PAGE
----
Veterans Tribute invites public to contemplate
By Ruth Nerhaugen, contributor
A unique sculpture that was put in place Monday in Levee Park aims to recognize the issues veterans face when they come home as well as the challenges they encountered while at war.
Many veterans memorials have been built for those who gave their lives, Red Wing Arts Association Director Dan Guida pointed out. “But not many people tell the story of the vets after the military experience,” he added. “Lots of times those vets get lost in the shuffle.”
That group of men and women was the focus of the Minnesota Veterans Art Experience organized by the arts association earlier this year.
Major components were an exhibit of artwork and writings by veterans, a print project that told individual veterans’ stories, a retreat for veterans, and public presentations by a former prisoner of war and the son of a World War II vet.
Plans called for erecting a tribute sculpture in Levee Park on Memorial Day weekend as an enduring reminder.
But the rising Mississippi River left Levee Park under water and forced postponement of the final element of the Veterans Art Experience until now. City crews prepared the site last week, and K.C. Flueger transported it to the park on Monday.
“This sculpture tells their story,” Guida explained.
The design evolved as project participants talked about all that they wanted it to reflect — both men and women, both during their service in the military and their adjustment to civilian life back home.
“You can’t represent it all with one figure,” said Red Wing artist Art Kenyon, who developed the final design for the Veterans Tribute.
The sculpture consists of two high-grade Pen Steel plates, each 11/16th of an inch thick, 9 feet high and 5 feet wide. A silhouette of a man and a woman in military gear is cut out of one plate; on the other parallel plate, the shape depicts those two people wearing civilian garb.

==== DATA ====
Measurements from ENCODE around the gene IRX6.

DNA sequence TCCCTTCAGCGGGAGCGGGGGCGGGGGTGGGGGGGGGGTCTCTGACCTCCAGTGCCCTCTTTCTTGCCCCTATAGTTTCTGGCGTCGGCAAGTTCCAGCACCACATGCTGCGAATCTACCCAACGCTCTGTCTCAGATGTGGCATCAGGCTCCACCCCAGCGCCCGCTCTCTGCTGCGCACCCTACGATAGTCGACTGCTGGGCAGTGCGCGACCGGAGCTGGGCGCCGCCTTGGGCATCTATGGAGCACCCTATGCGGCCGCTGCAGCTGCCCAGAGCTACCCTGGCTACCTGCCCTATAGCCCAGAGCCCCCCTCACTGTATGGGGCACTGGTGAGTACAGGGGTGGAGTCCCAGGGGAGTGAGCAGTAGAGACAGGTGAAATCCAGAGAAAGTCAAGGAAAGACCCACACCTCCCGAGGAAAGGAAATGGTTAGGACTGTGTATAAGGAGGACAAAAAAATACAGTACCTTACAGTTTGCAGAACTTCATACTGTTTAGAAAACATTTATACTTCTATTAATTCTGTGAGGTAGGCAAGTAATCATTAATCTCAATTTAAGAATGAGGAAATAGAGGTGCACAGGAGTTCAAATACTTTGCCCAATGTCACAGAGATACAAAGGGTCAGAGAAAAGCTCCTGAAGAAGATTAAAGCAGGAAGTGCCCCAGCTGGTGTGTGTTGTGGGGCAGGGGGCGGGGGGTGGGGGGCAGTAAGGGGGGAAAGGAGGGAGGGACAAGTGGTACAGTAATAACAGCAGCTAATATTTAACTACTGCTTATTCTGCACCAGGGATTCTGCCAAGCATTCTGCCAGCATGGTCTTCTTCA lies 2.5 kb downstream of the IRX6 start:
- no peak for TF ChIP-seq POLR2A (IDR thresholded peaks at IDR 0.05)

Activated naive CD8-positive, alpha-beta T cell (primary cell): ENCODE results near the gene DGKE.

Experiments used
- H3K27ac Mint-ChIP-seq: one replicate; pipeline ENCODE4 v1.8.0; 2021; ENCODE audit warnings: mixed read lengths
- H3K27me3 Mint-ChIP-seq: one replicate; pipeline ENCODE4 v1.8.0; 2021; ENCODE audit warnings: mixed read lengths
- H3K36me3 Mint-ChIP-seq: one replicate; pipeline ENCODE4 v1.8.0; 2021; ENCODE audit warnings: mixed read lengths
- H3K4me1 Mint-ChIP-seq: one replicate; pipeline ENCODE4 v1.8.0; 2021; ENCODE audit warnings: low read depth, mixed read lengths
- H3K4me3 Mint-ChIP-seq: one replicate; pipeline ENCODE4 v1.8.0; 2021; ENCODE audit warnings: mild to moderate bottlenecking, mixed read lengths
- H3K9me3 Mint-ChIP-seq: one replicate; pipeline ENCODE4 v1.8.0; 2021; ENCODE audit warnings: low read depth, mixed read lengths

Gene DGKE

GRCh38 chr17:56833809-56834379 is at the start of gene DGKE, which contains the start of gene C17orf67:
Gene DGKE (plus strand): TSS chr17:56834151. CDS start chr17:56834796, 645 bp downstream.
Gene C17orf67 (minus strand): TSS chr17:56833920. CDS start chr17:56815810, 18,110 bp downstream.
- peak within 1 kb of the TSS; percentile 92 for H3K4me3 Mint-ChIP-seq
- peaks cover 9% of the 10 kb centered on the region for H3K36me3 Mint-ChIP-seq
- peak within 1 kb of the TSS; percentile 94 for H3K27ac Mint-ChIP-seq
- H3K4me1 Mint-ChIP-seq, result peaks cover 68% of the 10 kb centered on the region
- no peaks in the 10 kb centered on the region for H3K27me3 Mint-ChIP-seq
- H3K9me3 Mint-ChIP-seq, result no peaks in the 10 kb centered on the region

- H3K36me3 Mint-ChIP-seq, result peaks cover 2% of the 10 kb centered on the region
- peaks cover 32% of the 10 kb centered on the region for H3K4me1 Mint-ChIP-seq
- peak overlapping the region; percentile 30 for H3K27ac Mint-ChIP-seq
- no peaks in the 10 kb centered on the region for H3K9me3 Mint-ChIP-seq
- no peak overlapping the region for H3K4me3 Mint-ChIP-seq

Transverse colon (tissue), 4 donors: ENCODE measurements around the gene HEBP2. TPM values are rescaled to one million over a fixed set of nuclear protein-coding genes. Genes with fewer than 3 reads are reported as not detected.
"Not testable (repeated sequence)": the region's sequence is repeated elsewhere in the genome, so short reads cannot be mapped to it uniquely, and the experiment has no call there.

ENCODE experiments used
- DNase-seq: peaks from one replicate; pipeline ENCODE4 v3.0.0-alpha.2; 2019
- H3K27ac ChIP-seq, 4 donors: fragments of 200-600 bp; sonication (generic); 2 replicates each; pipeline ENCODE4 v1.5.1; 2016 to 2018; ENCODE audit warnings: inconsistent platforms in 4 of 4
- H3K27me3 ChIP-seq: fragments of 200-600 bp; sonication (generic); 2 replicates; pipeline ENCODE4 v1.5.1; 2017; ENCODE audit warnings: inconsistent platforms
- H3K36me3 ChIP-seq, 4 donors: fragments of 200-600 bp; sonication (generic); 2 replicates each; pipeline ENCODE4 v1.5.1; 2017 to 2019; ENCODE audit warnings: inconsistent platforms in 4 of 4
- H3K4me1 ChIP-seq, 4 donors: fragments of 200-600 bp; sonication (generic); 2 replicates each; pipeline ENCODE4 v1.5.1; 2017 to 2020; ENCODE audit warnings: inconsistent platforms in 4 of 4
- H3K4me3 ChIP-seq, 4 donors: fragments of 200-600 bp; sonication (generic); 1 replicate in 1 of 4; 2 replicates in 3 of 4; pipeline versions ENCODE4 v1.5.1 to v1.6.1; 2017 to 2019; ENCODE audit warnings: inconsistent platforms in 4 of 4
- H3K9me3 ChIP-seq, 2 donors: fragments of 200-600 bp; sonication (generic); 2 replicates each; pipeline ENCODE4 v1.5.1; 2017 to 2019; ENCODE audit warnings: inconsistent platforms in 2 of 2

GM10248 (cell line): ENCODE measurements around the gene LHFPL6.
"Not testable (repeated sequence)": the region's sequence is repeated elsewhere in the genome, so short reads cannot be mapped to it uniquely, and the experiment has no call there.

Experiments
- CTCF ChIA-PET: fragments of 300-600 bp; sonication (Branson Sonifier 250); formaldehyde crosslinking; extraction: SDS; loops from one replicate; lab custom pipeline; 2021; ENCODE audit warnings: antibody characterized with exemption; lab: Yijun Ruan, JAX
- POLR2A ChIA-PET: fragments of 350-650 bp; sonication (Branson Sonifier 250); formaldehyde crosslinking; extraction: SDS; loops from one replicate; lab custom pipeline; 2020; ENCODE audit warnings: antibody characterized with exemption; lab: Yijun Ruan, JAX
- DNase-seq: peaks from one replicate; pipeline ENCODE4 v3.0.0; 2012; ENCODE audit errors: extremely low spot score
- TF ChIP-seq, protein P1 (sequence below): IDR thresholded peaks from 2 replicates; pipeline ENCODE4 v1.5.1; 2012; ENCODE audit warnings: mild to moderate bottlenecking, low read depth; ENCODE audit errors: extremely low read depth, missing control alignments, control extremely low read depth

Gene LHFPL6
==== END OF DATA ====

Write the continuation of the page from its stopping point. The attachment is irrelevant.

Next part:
The arts group took the design to Thomas & Betts/Meyer Industries in Hager City and worked with liaison Wayne Gustafson to have the sculpture constructed, including the structural design.
Levee Park was the chosen location for several reasons, Kenyon said.
“We wanted it by the river. That’s a peaceful setting,” he said. “We wanted it downtown, where there is public access year-round — a place where people can sit and contemplate.”
The sculpture is placed on a 4-by-6-foot concrete base atop a slight mound at an angle to the river, so the viewer can look through it to Bay Point Park and see the American flag and the bend in the Mississippi. The concrete base will stabilize it in the event of future flooding.
There will be three limestone benches set at angles around the sculpture.
“We wanted the whole presentation to be pretty organic,” Kenyon said. The two plates should look as if they emerged out of the ground in a natural setting. Amy Olson of Scenic Spaces will be doing the landscaping.
Retired U.S. Army Col. Wendy Martinson, project adviser and participant, also favored the location, Guida said. Veterans who are still having problems coping with their wartime experiences likely will find it a contemplative and meaningful spot, she told him.
“She liked the idea of looking up to the turn in the river, around the bend,” Guida explained. “They don’t know exactly what’s around the bend in their future.”
Outdoor sculpture is different from pieces you see in a gallery, Kenyon noted. “The sculpture itself has to be meaningful,” plus when it’s placed in a natural setting, “the environment becomes part of it.”
Plaques on the two connected plates pay tribute to all veterans — for their military experiences and for their reemergence as civilians with futures.
“I am so excited to see it in place,” Guida said. “It’s powerful.”
“The high water turned out to be a blessing in disguise,” Kenyon said. “It gave us a chance to put some time and space between the concept and the finished structure. It verified in our minds the strength of the original concept.”
The mixture of solitude and serenity should make it a good place for veterans to “take time to sit and think things over, to reflect on their experiences,” Kenyon said, “and, as civilians, to reflect on ‘Where do I go from here?’”
One positive outcome of the veterans project is that many of the 200 or more vets who participated in it have stayed in contact, Guida said. “They formed a healing bond with each other. That made all of this worthwhile.”
The sculpture will be presented to Mayor Dan Bender representing the city during a public ceremony at 2 p.m. Saturday Aug. 16. Guida, Kenyon and Martinson will have comments, and veterans present will be recognized.
The financial supporters will be acknowledged as well.
For more information, contact the arts association at 651-388-7569.